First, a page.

The weed-eater circuit

-August 14, 2017

I would sometimes have to interview someone to fill an engineering position in "my" company. Which company that was, changed from time to time, but I needed a way to see just how competent someone was at circuit analysis, somebody with whom I would soon be working. I came up with a circuit which I would present to a candidate and ask him/her to analyze it for me right then and there. After a while, I thought of this circuit as my "weed-eater" because it would weed out anyone who really wasn't good at dealing with analog circuit analysis. It was the following: Two transistors, one NPN and one PNP, are connected as shown below. Making a few well-chosen simplifying assumptions, please find the voltage at the collector of the PNP.

Figure 1
The weed-eater circuit

Rather than trying to describe the tortuous paths that were traversed by some interview candidates, I will simply present the assumptions that I expected would be made and the ensuing analysis. The starting assumptions are that the transistors are silicon and will exhibit base to emitter voltages of 0.6V and that the ß values of both transistors are very high so that their base currents are virtually zero.

Figure 2
The first step of the analysis

With essentially zero base current to the NPN, R1 and R2 voltage divide the +12V rail voltage to +4V at the NPN base. With a Vbe of 0.6V, the NPN emitter is +3.4V and the current flowing in R3 will be 3.4 mA.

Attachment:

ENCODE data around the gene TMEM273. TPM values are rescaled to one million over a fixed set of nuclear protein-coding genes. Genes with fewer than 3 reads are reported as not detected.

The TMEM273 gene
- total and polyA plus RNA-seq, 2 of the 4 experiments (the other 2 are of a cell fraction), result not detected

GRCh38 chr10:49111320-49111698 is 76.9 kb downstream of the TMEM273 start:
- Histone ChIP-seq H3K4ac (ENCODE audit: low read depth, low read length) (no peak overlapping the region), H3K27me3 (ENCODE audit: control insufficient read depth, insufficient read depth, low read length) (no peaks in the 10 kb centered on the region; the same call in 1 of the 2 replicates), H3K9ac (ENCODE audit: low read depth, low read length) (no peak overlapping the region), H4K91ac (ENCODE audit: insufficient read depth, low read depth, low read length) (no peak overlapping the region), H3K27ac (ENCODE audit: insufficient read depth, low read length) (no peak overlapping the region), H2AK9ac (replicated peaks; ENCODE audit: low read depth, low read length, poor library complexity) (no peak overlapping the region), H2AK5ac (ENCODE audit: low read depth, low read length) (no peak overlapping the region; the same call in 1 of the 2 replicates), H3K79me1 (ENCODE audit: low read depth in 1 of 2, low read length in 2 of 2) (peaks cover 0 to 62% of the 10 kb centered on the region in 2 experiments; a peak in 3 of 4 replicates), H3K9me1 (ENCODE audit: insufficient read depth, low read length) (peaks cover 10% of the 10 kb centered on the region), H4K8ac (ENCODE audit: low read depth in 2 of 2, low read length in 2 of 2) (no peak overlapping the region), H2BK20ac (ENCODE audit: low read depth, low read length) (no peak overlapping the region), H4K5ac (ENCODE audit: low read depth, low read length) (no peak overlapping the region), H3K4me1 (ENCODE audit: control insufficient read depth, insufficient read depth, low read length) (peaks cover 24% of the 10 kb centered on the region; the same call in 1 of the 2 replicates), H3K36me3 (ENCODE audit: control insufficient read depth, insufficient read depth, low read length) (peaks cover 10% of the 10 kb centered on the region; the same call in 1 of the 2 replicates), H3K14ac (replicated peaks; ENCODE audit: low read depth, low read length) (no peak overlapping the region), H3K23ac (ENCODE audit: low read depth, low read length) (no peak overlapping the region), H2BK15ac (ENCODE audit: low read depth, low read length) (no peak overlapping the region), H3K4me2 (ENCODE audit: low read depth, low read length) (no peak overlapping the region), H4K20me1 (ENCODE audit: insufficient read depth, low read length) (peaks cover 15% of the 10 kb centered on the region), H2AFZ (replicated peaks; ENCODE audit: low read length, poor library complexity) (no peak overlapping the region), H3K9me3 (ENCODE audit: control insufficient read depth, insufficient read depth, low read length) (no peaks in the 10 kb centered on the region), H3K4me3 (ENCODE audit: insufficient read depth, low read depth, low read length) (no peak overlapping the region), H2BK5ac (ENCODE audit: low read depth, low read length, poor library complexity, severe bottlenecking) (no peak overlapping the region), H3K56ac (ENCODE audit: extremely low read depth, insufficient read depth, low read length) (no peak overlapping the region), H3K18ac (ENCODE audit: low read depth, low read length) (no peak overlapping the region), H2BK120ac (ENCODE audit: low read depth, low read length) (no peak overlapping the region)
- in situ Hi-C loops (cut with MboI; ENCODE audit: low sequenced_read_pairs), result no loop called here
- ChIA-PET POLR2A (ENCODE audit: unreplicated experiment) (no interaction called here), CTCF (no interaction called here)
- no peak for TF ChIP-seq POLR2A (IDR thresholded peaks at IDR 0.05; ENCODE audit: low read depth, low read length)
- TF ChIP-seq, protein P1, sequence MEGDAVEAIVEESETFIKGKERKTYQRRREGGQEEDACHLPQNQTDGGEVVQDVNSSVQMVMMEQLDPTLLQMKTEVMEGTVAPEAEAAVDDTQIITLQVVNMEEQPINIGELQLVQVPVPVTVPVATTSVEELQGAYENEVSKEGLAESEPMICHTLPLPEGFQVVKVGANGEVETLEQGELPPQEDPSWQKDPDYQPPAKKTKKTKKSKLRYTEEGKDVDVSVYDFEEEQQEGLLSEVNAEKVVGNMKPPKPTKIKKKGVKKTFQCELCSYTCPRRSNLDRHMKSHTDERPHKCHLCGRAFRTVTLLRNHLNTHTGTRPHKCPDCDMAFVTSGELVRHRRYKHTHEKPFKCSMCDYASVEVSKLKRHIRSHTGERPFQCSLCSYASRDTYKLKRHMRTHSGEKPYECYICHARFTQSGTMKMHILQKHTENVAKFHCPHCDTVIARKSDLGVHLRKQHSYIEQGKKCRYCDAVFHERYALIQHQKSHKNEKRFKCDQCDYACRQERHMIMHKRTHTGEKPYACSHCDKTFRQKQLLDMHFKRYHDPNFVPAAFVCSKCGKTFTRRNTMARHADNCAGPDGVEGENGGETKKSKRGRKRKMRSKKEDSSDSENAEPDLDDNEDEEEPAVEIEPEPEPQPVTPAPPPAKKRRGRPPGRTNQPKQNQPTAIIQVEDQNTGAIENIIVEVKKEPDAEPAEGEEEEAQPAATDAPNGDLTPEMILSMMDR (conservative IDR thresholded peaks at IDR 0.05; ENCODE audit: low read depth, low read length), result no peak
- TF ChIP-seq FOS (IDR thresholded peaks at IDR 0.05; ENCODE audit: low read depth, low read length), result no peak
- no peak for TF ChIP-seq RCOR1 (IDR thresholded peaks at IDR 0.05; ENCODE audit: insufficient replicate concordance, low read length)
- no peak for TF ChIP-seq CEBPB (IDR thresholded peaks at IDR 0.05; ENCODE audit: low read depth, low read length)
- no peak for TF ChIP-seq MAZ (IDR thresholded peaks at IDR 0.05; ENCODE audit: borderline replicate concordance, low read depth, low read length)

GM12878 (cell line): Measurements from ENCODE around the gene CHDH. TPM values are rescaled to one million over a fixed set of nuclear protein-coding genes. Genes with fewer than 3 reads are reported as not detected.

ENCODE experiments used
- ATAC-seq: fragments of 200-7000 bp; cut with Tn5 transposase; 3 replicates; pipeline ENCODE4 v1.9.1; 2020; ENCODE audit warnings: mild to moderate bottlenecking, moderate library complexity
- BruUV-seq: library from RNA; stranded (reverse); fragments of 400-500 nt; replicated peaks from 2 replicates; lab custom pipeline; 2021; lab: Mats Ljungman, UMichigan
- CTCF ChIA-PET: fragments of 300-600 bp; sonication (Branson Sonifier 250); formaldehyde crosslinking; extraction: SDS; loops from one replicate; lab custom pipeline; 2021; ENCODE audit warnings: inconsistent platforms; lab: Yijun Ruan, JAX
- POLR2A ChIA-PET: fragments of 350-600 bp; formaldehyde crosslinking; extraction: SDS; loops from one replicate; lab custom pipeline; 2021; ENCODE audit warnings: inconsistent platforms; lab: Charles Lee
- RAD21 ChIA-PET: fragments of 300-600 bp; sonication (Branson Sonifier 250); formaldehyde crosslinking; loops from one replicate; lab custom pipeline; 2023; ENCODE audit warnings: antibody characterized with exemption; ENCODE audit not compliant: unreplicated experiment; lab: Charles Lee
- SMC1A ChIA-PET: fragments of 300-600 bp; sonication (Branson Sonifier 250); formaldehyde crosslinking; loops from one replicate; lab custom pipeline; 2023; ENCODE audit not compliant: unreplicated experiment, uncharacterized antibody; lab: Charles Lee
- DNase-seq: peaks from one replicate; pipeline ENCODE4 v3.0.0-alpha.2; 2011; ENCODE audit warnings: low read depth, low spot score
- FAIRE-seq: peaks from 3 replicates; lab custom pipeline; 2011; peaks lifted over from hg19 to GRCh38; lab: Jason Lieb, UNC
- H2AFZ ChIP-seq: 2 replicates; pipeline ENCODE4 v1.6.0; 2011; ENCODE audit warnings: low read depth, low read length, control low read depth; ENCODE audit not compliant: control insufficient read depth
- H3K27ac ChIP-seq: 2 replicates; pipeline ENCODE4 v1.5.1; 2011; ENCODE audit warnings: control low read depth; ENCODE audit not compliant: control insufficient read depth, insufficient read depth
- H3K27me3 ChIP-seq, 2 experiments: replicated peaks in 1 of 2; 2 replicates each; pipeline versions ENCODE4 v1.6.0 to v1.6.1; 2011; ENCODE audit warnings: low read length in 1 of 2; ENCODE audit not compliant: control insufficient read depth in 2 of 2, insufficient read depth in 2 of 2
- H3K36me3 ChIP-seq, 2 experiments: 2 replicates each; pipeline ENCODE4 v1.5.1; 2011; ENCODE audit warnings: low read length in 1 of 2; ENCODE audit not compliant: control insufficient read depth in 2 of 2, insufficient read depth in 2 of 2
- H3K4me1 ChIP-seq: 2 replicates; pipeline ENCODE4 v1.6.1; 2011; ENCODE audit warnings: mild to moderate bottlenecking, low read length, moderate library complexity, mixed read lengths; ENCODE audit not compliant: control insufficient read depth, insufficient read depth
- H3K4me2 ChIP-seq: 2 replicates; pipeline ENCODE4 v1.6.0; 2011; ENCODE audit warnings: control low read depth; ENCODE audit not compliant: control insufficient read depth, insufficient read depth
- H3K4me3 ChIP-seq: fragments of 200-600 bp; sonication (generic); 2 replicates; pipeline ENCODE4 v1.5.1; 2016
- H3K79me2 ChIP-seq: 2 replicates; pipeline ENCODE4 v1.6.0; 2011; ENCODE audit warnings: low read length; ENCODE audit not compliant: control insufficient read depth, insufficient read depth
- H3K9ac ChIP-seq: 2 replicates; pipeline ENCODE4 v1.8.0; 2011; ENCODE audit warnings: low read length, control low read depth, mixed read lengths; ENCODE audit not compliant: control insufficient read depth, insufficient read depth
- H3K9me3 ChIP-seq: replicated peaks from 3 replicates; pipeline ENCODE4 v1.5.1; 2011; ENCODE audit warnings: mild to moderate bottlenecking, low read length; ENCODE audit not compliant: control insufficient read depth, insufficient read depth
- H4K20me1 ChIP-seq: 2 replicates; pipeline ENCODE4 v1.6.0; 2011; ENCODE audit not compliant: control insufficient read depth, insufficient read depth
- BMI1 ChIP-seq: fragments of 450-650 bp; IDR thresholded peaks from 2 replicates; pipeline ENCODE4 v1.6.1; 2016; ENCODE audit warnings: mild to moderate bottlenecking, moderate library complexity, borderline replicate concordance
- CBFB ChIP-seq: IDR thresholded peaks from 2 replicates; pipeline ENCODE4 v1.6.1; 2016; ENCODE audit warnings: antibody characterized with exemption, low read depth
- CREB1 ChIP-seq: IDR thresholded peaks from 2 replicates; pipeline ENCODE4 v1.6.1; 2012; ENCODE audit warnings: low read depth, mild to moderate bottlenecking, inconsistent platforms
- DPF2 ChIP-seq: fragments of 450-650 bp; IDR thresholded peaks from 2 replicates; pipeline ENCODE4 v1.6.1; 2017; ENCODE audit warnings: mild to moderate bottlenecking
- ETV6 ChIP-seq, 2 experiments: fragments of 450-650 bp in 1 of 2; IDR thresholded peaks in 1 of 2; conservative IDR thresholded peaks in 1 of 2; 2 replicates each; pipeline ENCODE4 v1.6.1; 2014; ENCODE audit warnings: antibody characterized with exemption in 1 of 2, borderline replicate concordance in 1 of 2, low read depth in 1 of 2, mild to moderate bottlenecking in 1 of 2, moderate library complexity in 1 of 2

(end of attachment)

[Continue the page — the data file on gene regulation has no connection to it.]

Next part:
The next issue is, how does that 3.4 mA get shared by the NPN emitter and R5?

Figure 3
The second step of the analysis

The Vbe of the PNP is 0.6V so that the current flow in R4 is 0.06 mA or 60 µA. With the PNP base current being virtually zero, that 60 µA becomes the collector current of the NPN which in turn becomes the emitter current of the NPN because of the NPN's extremely high ß value.

The current flowing through R5 must be the difference between the R3 current of 3.4 mA and the 0.06 mA current of the NPN emitter. That value is 3.4 - 0.06 = 3.34 mA.

Figure 4
The third step of the analysis

The voltage drop across R5 is then 3.34V which when added to the 3.4V at the top of R3, puts the top of R5 and the PNP collector at +6.74V.

Easy, huh?? Well, yes, it is easy but even so, this circuit weeded out a lot of unqualified candidates.

John Dunn is an electronics consultant, and a graduate of The Polytechnic Institute of Brooklyn (BSEE) and of New York University (MSEE).

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